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The Best French Cocktails to Satisfy Your Inner Parisian

Cocktail culture is a reflection of the world itself, from the best Italian cocktails to the best champagnes, all with diverse and teeming styles that vary by geography, era, and more. France has to be on the shortlist of mixed drinks powers, a nation known for wine but equally capable of creating utter magic behind the bar.

Settling on the best French cocktails wasn’t easy. We combed through the best cocktail books and chatted up experts from places like Bicylcette Bistro in Los Angeles. We came away with a handsome list that will give you a lasting taste of Paris or Lyon, even if you can’t actually cross the Atlantic in the name of bar hopping. And while we want you to try your hand at making a Sidecar, many of these are easier to make and equally easy to enjoy.

À ta santé!


Calvarac cocktail on table.
Anne Fishbein

(Created by Shawn Lickliter, Bicyclette)

Combining some iconic French elements, like Absinthe (although Switzerland may technically have concocted it first) and Calvados, the Calvarac over-delivers. As you may have guessed, the name reflects part of the Sazerac drink’s inspiration.


  • 1 oz Calvados
  • 1 oz Earl Grey-infused bourbon*
  • .5 oz Strega
  • 1 tsp citrus oleo saccharine
  • 2 dashes Peychaud Bitters
  • 1 dash aromatic bitters
  • Absinthe rinse

Earl Grey-Infused Bourbon:

  1. Combine 25 grams of Earl Grey tea with a bottle (750-ml) of Old Forester Single Barrel Bourbon in a non-reactive container.
  2. Let steed for 20 minutes, then fine strain.


  1. Combine ingredients in a mixing glass with ice.
  2. Stir to chill.
  3. Strain into an absinthe rinsed rocks glass.
  4. Express a grapefruit peel and lemon peel over top.



If you don’t know about the perfect Boulevardier, get to know it. The cocktail is basically a Negroni using to whiskey, concocted in Paris in the early 20th century. It remains a commanding classic among its cocktail peers.


  • 1.5 oz Buffalo Trace Bourbon
  • .75 oz Campari
  • .75 oz Carpano Antica sweet vermouth


  1. Stir in mixing glass with ice.
  2. Strain over ice and garnish with an orange twist, following its expression.

Kir Royale

Kir Royale cocktail.
Flickr/Alex Brown

The best aperitif cocktails are the simplest ones and the Kir Royale is just that. Make it your go-to as you head into November and December, something to sip while prepping a holiday meal or munching on a cheese plate.


  • 1 part Crème de Casiss
  • 9 parts Champagne (although any good sparkling wine will do)
  • citrus wheel or berry for garnish


  1. Add Crème de Cassis to flute and top with Champagne or sparkling wine.
  2. Garnish with citrus wheel or berry.

Le Marais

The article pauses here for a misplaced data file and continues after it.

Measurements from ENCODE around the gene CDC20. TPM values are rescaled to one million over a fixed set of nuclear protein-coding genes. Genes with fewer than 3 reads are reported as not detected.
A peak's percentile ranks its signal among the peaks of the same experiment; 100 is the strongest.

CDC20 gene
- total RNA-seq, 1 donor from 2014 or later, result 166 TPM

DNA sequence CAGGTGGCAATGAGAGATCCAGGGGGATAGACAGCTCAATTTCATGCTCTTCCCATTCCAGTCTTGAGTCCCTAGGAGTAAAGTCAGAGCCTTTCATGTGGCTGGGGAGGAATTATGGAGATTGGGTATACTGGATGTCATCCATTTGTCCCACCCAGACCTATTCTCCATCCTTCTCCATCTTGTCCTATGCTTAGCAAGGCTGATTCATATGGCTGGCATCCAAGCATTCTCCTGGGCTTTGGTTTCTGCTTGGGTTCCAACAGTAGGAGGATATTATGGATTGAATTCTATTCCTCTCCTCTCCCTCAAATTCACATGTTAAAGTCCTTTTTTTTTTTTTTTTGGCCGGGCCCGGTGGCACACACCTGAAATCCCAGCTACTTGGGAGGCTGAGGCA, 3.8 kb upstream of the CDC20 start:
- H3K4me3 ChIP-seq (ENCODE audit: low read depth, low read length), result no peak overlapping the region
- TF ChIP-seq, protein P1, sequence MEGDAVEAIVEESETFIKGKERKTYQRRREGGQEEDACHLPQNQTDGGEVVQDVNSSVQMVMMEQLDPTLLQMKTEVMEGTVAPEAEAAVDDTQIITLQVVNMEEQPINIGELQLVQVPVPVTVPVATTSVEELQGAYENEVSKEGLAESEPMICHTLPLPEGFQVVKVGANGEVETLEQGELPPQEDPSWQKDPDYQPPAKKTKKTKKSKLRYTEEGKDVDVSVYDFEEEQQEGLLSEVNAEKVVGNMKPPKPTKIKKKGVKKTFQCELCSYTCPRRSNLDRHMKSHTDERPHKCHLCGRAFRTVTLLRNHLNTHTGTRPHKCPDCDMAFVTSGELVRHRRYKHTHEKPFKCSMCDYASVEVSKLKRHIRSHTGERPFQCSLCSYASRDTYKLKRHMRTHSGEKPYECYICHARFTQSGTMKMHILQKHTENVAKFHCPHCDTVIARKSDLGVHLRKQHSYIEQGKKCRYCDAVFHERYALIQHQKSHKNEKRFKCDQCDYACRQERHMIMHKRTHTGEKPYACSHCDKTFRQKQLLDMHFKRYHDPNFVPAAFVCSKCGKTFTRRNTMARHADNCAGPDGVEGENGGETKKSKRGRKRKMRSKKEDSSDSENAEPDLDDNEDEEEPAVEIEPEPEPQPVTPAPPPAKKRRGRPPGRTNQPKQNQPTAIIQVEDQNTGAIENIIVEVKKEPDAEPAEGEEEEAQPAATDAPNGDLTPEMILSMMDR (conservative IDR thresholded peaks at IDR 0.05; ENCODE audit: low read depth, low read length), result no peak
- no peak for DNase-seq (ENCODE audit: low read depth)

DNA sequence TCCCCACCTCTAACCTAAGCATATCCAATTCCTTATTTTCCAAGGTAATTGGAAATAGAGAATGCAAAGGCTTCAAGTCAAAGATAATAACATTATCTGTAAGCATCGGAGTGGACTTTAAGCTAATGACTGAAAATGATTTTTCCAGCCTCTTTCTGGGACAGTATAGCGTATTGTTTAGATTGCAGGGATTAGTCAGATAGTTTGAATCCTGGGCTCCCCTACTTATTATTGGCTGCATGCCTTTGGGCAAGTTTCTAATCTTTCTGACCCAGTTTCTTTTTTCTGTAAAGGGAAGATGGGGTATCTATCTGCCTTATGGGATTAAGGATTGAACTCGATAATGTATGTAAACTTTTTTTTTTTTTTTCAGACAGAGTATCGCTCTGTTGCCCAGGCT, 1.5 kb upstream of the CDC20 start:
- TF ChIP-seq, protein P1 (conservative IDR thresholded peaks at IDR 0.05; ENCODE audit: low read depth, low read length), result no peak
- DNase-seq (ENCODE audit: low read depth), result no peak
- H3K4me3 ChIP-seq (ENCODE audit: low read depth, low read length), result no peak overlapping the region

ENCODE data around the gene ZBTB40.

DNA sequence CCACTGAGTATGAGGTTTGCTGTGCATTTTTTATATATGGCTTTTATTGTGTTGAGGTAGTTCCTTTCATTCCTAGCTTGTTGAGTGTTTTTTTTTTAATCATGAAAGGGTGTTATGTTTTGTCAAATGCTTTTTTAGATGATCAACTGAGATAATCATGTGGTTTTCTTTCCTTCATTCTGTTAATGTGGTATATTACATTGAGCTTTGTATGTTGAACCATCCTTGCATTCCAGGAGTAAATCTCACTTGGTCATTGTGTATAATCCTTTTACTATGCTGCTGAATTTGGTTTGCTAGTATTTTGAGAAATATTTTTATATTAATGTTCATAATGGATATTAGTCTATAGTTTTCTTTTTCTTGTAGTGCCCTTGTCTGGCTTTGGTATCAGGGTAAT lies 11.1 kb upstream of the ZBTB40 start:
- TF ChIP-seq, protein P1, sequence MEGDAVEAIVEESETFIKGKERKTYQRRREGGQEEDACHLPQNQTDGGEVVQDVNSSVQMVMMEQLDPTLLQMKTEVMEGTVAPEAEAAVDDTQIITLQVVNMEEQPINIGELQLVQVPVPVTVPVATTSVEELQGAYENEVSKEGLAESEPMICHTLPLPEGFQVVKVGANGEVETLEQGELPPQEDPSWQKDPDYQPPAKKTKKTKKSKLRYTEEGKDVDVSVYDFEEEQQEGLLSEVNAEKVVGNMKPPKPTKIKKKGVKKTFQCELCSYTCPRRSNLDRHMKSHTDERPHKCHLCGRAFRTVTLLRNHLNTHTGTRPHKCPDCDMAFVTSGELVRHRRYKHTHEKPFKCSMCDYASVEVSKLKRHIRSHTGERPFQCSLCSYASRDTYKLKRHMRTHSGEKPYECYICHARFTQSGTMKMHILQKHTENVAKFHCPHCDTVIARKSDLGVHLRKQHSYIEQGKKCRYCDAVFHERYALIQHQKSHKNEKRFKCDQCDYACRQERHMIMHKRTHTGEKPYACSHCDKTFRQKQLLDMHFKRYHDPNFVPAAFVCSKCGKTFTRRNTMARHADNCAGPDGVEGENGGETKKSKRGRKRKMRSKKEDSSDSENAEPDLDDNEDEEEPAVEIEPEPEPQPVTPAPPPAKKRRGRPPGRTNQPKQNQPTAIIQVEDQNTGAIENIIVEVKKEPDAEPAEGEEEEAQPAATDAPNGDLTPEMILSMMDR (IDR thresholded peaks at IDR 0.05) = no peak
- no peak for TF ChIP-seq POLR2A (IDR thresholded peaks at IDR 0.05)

La Marais cocktail.
Anne Fishbein

(Created by Shawn Lickliter, Bicyclette)

Named after the famous Parisian neighborhood, this cocktail hinges around entrancing Floc de Gasgone, the fortified French sweet wine made from local brandy.


  • .75 oz Absinthe
  • .75 oz Floc de Gascogne
  • .75 oz orgeat
  • 1 oz lime
  • 1 dash celery bitters
  • 3 cucumber slices


  1. In a mixing tin, muddle the cucumber with the lime juice.
  2. Add the other ingredients.
  3. Shake with ice and fine strain into a large rocks glass filled with pebble ice.

French 75

French 75.
robert84ak / Pixabay

We adore a good French 75 cocktail, a drink from the first real heyday of the cocktail movement. There’s a good reason why it’s become the signature drink at countless weddings and a favorite of many barkeeps. Try mixing in some Absinthe or Calvados here, as well.


  • 3 oz Champagne (or sparkling wine)
  • 1 oz gin
  • .5 oz lemon juice
  • 2 dashes simple syrup
  • lemon twist for garnish


  1. Combine all ingredients except wine in tin and shake.
  2. Strain into a chilled flute and top with sparkling wine and stir gently.

French Connection

whiskey in a crystal glass sitting on a rock in front of a fire.
Thomas Park/Unsplash

Named after the legendary film with one of the best car chases even, the French Connection mixes brandy and amaretto. The results are decidedly heavenly.


  • 1.5 parts Cognac
  • 1 part Amaretto (like Disaronno)
  • 2-3 dashes of aromatic bitters


  1. Fill cocktail glass with ice.
  2. Add Cognac and Amaretto and stir briefly.
  3. Add aromatic bitters.

The Sophisticate

Sophisticate cocktail.
Image used with permission by copyright holder

Another cheery French number featuring brandy, bubbles, and aromatic liqueur. You’ll want one for brunch, before nap after lunch, and probably over dinner.


  • 1.5 parts D’USSÉ VSOP Cognac
  • .75 part St Germain Elderflower Liqueur
  • Top with Prosecco
  • citrus for garnish


  1. Pour Cognac and liqueur into chilled flute.
  2. Top with Prosecco and garnish with citrus.
Mark Stock

Mark Stock is a writer from Portland, Oregon. He fell into wine during the Recession and has been fixated on the stuff since. He spent years making, selling, and sipping Pinot Noir in the Dundee Hills before a full return to his journalistic roots in 2016. He's helplessly tied to European soccer, casting for trout, and grunge rock. In addition to The Manual, he writes for SevenFifty Daily, Sip Northwest, The Somm Journal, The Drake, Willamette Week, Travel Oregon, and more. He has a website and occasionally even updates it:

Send all editorial inquiries HERE.

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